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UCLA Sports

UCLA looks to rebound with victory over USC after getting walloped by Utah

UCLA running Joshua Kelley picks up yards during the Bruins’ win over USC last year.
UCLA running Joshua Kelley picks up yards during the Bruins’ win over USC last year. Can the Bruins upset the Trojans again this season?
(Wally Skalij / Los Angeles Times)

Fumbles were lost, tackles missed, assignments blown.

One didn’t have to close their eyes to imagine UCLA was playing a football game in September, not November, given its turn-back-the-clock sloppiness against No. 7 Utah on Saturday night.

These Bruins looked exactly like the ones who had made the least of their opportunities on the way to a 1-5 start, surging early in games, fading late and ultimately falling short.

Fortunately for them, a retro theme might be exactly what they need this week in the rivalry game at the Coliseum.

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The last time UCLA played USC, the Bruins prevailed in what still might be considered the signature win of the Chip Kelly era. Joshua Kelley covered more ground than USC’s Traveler might in an afternoon at the Coliseum, his 289 yards rushing a record in the series. The Bruins scored the game’s final 13 points. The Victory Bell returned to Westwood after UCLA’s 34-27 triumph.

That was the Bruins’ final victory of a three-win 2018 and part of a three-game skid to close the season for the Trojans, keeping them out of a bowl game and increasing the heat on coach Clay Helton to molten levels.

Beating UCLA (4-6 overall, 4-3 Pac-12 Conference) on Saturday afternoon in his team’s final home game may not save Helton’s job, but it could keep USC (7-4, 6-2) alive in the Pac-12 South race should Utah stumble against Colorado or Arizona.

A victory for the Bruins would sustain their bowl hopes heading into the regular-season finale against California at the Rose Bowl while giving them their first moment to remember at the Coliseum since 2013, when then-coach Jim Mora screamed, “We own this town!” following his team’s second consecutive win in the series.

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There is also the matter of regaining the late-season momentum that UCLA had generated with a three-game winning streak before everything fell apart against the Utes during a 49-3 walloping. The lopsided nature of the defeat against one of the nation’s top teams sustained one trend for the Bruins — their success has come only against middling teams. UCLA’s victories have come against teams that are combined 18-22 and its losses have come against teams that are a combined 44-16.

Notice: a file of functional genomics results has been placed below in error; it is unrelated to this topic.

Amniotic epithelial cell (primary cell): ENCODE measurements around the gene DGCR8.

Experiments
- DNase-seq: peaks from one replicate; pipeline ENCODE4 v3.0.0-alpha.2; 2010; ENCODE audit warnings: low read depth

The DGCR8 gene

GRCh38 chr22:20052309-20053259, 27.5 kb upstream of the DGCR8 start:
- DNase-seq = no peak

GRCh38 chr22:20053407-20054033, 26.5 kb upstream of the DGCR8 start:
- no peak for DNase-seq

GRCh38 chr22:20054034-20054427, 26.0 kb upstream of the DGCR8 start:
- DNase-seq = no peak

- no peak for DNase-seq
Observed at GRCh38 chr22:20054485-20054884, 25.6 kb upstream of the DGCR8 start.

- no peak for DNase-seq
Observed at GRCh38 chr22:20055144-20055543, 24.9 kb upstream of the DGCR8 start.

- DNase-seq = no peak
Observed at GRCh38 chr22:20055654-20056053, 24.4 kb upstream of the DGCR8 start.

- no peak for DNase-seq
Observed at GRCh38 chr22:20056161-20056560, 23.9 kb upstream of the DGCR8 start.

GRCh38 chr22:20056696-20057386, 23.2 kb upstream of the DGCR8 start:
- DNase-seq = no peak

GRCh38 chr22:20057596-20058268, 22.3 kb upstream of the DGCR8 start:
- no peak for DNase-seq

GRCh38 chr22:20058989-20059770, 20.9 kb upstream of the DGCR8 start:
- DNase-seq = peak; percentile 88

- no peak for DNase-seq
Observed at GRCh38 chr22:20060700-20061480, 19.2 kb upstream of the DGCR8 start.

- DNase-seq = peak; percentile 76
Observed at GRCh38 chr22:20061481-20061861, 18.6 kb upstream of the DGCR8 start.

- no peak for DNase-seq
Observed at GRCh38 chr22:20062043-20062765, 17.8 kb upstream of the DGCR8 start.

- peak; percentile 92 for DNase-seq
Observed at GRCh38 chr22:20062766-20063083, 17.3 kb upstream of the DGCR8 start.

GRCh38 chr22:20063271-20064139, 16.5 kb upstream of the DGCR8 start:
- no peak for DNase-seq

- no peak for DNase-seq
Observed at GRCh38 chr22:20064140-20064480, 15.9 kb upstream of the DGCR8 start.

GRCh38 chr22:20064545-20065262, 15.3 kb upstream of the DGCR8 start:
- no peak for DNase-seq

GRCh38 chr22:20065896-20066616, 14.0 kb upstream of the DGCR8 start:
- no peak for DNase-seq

The Bruins moved the ball early against Utah, with Dorian Thompson-Robinson taking off on some successful quarterback runs and unfurling option pitches that Kelley grabbed for sizable chunks of yardage. But five turnovers and a continual inability to convert in the red zone were further red flags that something remains amiss against top competition.

“We control how we play,” Kelly said. “It’s not the football gods or anything like that. We didn’t play well against a really good football team.”

The defense was especially troublesome, players getting juked and failing to make tackles while giving up 536 yards and touchdowns covering 83, 69, 38 and 27 yards.

“I take ownership,” linebacker Krys Barnes, who was pump-faked out of the play on quarterback Tyler Huntley’s two-yard touchdown run in the first quarter, wrote on Twitter. “Gotta get right.”

Highlights from Utah’s victory over UCLA on Saturday.

Tight end Devin Asiasi retweeted the message, adding: “Team loss brotha, we all gon get right.”

Kelly’s live-in-the-moment mantras didn’t seem to take hold for a team that had suddenly become a contender in the Pac-12 South. Thompson-Robinson and linebacker Lokeni Toailoa acknowledged that players had been looking ahead instead of focusing on the Bruins’ bid for their first victory over a top-10 team since 2010.

The results were predictably disastrous.

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In a throwback to his early-season missteps, Thompson-Robinson continually ran backward under pressure, threw one ball up for grabs in the end zone and committed four of the team’s season-high five turnovers.

“I put that all on me,” he said.

It could have been easy for Utah to be the team that looked ahead given it remains in the running for a College Football Playoff berth, but the Utes were singularly focused on the Bruins thanks in part to something the Bruins said.

UCLA receiver Ethan Fernea had provided bulletin-board fodder leading up to the game by saying the Bruins wanted to show they were the tougher team. Whoops.

UCLA turned over the ball five times in its 49-3 loss to No. 7 Utah on Saturday, with three of the giveaways coming in the red zone.

“We watched it on video before we came over to the stadium,” Utah running back Zack Moss said after scoring two touchdowns and piling up 200 all-purpose yards. “That was something we wanted to come out and prove, and I think we did that.”

Said end Bradlee Anae, after making two sacks: “The comment was in my ear the whole game.”

Fernea, by the way, started but did not make a catch.

There wasn’t much to smile about after the Bruins were held without a touchdown for the first time since their 50-0 loss to USC in 2011, but the always-positive Kelley managed a few when he sat behind a table facing reporters. He was reminded about his record day against the Trojans, the opportunity to beat the Utes having dissipated into the chilly November night.

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“We gotta shift our focus back to them because it’s going to be a fantastic game,” Kelley said of USC. “We just gotta make sure we work hard and do the little things right this week.”

That would be unlike anything the Bruins did against Utah.


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